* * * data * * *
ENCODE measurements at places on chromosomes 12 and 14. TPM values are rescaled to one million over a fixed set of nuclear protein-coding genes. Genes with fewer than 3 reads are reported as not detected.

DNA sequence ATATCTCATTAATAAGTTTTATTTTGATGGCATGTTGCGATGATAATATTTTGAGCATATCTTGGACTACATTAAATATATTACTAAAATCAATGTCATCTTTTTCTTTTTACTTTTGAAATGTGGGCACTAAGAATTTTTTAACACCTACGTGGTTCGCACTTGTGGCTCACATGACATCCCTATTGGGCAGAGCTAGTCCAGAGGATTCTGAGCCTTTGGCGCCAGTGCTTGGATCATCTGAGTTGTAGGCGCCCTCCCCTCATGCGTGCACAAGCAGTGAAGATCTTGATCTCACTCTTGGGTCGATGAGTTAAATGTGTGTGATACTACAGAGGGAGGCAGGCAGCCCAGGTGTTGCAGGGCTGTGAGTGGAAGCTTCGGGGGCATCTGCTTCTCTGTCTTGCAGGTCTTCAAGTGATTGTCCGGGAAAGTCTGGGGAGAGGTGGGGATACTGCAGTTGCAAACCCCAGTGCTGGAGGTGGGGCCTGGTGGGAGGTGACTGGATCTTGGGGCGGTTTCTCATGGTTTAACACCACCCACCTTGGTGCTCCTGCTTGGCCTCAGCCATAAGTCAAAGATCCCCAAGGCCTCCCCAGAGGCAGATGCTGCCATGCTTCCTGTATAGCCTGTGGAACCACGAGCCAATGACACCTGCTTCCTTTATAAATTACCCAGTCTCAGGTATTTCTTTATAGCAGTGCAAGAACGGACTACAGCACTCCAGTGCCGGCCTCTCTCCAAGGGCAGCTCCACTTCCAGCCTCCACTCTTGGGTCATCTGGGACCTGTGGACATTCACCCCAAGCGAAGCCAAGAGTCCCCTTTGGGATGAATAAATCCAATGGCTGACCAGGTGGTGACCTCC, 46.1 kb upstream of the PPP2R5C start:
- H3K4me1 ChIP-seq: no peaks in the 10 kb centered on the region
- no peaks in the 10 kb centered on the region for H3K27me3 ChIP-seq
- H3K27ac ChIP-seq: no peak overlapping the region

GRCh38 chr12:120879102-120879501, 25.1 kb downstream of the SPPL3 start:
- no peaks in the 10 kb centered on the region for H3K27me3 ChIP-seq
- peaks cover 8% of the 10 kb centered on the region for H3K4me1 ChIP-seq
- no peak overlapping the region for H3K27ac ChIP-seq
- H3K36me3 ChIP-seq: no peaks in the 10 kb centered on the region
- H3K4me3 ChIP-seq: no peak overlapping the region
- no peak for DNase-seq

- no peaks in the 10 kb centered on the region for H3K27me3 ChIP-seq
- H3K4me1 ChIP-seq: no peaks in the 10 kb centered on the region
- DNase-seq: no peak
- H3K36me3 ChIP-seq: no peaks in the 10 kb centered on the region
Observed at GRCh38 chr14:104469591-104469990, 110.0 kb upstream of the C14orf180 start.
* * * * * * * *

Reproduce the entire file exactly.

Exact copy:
ENCODE measurements at places on chromosomes 12 and 14. TPM values are rescaled to one million over a fixed set of nuclear protein-coding genes. Genes with fewer than 3 reads are reported as not detected.

DNA sequence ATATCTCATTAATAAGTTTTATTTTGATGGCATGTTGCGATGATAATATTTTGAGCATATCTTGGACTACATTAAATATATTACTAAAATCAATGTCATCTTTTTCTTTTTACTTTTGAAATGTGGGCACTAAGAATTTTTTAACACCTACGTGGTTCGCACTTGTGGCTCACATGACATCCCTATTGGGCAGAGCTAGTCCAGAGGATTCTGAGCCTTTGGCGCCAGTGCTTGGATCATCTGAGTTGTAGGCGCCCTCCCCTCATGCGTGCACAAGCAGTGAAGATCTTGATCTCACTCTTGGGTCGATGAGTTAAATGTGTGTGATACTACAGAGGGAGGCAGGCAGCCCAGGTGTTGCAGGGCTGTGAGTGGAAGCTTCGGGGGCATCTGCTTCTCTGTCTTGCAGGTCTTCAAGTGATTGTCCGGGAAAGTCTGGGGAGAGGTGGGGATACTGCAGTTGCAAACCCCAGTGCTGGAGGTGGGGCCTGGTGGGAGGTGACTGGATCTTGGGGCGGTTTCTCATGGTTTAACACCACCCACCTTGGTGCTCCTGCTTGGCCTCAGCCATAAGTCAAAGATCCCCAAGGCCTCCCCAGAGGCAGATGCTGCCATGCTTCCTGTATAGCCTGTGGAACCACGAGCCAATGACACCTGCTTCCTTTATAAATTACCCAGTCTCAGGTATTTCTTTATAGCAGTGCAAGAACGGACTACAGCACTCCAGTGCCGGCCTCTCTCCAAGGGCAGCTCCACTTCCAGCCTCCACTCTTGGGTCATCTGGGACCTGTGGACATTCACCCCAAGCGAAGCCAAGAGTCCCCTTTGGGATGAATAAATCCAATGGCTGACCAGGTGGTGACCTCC, 46.1 kb upstream of the PPP2R5C start:
- H3K4me1 ChIP-seq: no peaks in the 10 kb centered on the region
- no peaks in the 10 kb centered on the region for H3K27me3 ChIP-seq
- H3K27ac ChIP-seq: no peak overlapping the region

GRCh38 chr12:120879102-120879501, 25.1 kb downstream of the SPPL3 start:
- no peaks in the 10 kb centered on the region for H3K27me3 ChIP-seq
- peaks cover 8% of the 10 kb centered on the region for H3K4me1 ChIP-seq
- no peak overlapping the region for H3K27ac ChIP-seq
- H3K36me3 ChIP-seq: no peaks in the 10 kb centered on the region
- H3K4me3 ChIP-seq: no peak overlapping the region
- no peak for DNase-seq

- no peaks in the 10 kb centered on the region for H3K27me3 ChIP-seq
- H3K4me1 ChIP-seq: no peaks in the 10 kb centered on the region
- DNase-seq: no peak
- H3K36me3 ChIP-seq: no peaks in the 10 kb centered on the region
Observed at GRCh38 chr14:104469591-104469990, 110.0 kb upstream of the C14orf180 start.